More frequent and intense droughts and more severe storm and runoff events are already presenting new challenges for water managers. These challenges are compounded by economic and population growth. With current water supplies fully committed, and decreasing opportunities to develop new sources of sufficient quality, managers will need to improve the efficiency of existing water supplies to satisfy growing demands.
To achieve this, water managers and policymakers need to be able to anticipate how farmers will allocate land and water, and the impact of these decisions on agricultural water demands, agricultural productivity and farm profits. Unfortunately, most current operational water management tools do not incorporate farmers’ behavior because it is difficult to represent in models, and the calibration of these models rely on expensive field surveys. Another limitation of current operational water management tools is that they often neglect the spatially explicit and dynamic nature of human action, often assuming that the behavior of one farmer does not affect the choices of farmers downstream. However, upstream decision-making is likely to influence the availability of water for downstream uses and the ability of downstream farmers to adapt to climate change
We propose to overcome these and other limitations by leveraging our team's expertise to develop and calibrate a stakeholder-informed, innovative, and integrated hydro-economic model that incorporates recent technical advances.
The core of our methodology relies on three major technical advances:
1) We exploit new satellite-based remote sensing methods and products to calibrate our hydro-economic model. Specifically, we propose to ingest remote sensing data into a positive mathematic programming (PMP; Howitt 1995) approach to capture previously underrepresented factors that influence farmer decision-making. This will allow us to operationalize a hydro-economic model that spans a wider geographic scope than previous studies, with the potential to move hydro-economic modeling from the watershed to the sub-continental scale.
2) We will implement a modeling approach based on recursive Bayesian inference that will permit us to evaluate the quality of the predictions based on the quality of the data (Maneta and Howitt 2014). It will also allow us to evaluate explicitly how changes in risk and uncertainty influence producer decision-making. This is a critical innovation given that the IPCC (2014) recently recognized that risk plays an important, and understudied, role in driving producer adaptation to climate change.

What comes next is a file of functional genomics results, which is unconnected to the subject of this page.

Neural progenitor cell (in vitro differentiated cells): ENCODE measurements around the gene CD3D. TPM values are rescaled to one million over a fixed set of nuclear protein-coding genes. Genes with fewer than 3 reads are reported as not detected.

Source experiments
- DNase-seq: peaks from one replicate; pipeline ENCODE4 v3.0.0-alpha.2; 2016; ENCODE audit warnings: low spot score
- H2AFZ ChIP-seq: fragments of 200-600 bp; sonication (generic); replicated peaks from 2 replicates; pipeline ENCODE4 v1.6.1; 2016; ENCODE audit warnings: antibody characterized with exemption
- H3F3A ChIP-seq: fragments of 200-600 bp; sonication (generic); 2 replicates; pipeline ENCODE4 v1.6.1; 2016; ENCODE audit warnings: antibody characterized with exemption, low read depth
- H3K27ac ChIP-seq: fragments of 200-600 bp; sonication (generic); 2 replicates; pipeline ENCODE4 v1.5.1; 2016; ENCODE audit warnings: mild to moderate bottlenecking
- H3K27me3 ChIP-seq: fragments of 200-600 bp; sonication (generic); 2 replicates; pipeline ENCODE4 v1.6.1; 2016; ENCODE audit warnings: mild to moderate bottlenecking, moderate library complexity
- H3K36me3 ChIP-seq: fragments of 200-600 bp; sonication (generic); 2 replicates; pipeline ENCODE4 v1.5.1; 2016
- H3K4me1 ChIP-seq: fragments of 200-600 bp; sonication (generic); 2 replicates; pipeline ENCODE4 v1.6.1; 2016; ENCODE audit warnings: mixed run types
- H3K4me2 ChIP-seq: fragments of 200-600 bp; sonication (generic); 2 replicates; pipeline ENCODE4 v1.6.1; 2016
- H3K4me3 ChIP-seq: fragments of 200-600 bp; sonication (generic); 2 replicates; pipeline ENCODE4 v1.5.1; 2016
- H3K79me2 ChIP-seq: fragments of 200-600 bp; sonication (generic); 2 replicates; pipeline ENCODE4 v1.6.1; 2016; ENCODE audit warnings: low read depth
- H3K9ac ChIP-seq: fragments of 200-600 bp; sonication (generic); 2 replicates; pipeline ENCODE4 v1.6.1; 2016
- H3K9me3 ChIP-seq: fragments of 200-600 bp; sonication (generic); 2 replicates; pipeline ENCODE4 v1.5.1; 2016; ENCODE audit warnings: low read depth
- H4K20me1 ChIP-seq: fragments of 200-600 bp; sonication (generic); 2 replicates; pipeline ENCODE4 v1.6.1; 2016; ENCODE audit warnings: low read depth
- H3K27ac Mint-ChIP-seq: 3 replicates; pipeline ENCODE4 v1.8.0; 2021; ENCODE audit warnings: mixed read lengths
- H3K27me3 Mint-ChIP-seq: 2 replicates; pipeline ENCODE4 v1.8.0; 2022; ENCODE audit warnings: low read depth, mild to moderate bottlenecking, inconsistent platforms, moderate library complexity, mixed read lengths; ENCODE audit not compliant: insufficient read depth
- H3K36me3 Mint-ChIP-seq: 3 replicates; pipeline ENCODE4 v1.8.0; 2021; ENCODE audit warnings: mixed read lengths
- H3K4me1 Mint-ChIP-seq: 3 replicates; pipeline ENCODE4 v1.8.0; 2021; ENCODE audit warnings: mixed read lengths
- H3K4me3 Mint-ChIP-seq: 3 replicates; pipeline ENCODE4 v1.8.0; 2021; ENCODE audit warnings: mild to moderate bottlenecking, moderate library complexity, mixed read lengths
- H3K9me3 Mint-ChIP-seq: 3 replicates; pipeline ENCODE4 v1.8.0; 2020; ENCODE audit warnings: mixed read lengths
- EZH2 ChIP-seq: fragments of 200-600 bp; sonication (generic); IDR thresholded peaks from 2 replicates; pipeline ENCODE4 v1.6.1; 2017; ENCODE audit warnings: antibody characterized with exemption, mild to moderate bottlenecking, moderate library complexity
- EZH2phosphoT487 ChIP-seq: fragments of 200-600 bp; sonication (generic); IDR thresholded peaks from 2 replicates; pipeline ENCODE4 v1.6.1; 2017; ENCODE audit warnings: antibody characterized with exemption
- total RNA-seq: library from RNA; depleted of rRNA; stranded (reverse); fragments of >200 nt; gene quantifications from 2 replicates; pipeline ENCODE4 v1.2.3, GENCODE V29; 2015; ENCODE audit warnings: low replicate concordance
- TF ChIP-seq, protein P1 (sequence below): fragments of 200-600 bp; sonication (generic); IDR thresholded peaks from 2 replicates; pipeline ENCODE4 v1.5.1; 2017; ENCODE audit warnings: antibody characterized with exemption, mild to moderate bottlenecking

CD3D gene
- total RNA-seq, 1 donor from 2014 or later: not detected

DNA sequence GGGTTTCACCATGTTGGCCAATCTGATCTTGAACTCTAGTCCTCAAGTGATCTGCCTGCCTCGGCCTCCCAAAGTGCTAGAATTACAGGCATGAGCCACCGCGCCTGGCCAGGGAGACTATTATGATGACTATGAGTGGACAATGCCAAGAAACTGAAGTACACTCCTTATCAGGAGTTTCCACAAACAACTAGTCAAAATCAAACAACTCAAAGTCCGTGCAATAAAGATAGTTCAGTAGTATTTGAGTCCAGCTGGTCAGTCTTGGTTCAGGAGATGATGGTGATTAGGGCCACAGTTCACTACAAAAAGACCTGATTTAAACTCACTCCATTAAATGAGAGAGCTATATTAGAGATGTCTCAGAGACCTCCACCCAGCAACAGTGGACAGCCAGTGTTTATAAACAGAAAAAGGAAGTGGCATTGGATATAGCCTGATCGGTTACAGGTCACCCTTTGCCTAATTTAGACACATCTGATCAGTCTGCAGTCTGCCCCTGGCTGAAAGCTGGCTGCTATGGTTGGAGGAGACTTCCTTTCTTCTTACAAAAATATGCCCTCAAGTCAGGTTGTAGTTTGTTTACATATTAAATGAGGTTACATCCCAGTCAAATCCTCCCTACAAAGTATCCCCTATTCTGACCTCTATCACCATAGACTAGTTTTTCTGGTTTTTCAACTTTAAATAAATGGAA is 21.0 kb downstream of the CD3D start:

3) We will trace the effect of producer decision-making on regional hydrologic systems. This innovation allows us to understand how behavior affects the availability of water in the future, and also how the water-use decisions of individuals propagate through the hydrologic system to influence the behavior of downstream water users.
These innovations will advance hydro-economic modeling, overcome some of its current limitations, and allow us to develop new insight into how famers behave under resource and policy constraints at unprecedented spatial extents and spatio-temporal resolutions. The resulting model will contribute to the next generation of decision support tools used in water policy analysis. Our proposed decision support tool is poised for use as a continuous, operational policy support system because the response of farmers to changing conditions can be continually updated using recursive inference methods from frequently available remote sensing information. This tool will support improved policy analysis to decide how to use water resources, including where to invest in water development infrastructure, how to design adaptation pathways, how to estimate water value, and how to manage water banks and other water marketing tools.
The figure below shows a schematic overview of how the different components of this project integrate to build a comprehensive analysis methodology. The methods are designed to run operationally such that the model parameters can be recursively updated to improve its performance as new information becomes available (left hand side of figure). At simulation and analysis time (right hand side of figure), the model with updated parameters is used in the integrated hydro-economic model to simulate changes in land allocated to each crop, amount of irrigation for surface and groundwater sources, net revenues, and the marginal value of land and water associated with design policy (or market) constraints. The coupled nature of the model also permits an analysis of the hydrologic effects such as accelerated depletion of recovery of groundwater, changes in the amount of agricultural effluents to streams, or changes in the timing and volume of stream flows.